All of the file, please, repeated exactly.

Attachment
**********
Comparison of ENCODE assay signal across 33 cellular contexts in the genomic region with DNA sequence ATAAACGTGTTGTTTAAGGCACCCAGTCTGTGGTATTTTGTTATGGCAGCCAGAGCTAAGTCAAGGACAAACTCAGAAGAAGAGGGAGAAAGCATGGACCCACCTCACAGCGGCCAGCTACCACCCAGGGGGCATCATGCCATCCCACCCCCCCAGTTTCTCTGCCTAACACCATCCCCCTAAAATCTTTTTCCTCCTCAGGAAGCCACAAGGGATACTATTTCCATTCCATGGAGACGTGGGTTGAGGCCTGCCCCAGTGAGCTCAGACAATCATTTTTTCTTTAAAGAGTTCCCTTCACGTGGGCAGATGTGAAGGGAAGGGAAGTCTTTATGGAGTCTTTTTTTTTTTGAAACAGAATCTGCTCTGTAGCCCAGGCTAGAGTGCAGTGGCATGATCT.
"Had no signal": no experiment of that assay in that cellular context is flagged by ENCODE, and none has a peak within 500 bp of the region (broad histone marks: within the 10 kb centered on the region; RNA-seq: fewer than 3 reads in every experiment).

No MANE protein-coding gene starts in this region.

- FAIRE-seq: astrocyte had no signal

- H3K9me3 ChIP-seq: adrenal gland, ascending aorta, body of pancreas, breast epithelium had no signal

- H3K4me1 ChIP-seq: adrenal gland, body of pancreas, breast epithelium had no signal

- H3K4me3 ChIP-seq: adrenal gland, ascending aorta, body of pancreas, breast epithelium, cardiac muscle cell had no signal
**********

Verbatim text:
Comparison of ENCODE assay signal across 33 cellular contexts in the genomic region with DNA sequence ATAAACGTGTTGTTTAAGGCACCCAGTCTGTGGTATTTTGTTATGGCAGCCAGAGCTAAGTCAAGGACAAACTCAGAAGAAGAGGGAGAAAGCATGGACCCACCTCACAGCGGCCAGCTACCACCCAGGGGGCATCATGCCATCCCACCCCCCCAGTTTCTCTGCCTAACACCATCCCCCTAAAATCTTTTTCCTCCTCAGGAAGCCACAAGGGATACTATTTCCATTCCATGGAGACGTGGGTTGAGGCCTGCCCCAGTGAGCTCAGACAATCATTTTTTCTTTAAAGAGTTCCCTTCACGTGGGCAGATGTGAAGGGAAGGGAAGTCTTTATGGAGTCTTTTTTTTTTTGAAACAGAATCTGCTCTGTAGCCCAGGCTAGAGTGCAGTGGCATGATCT.
"Had no signal": no experiment of that assay in that cellular context is flagged by ENCODE, and none has a peak within 500 bp of the region (broad histone marks: within the 10 kb centered on the region; RNA-seq: fewer than 3 reads in every experiment).

No MANE protein-coding gene starts in this region.

- FAIRE-seq: astrocyte had no signal

- H3K9me3 ChIP-seq: adrenal gland, ascending aorta, body of pancreas, breast epithelium had no signal

- H3K4me1 ChIP-seq: adrenal gland, body of pancreas, breast epithelium had no signal

- H3K4me3 ChIP-seq: adrenal gland, ascending aorta, body of pancreas, breast epithelium, cardiac muscle cell had no signal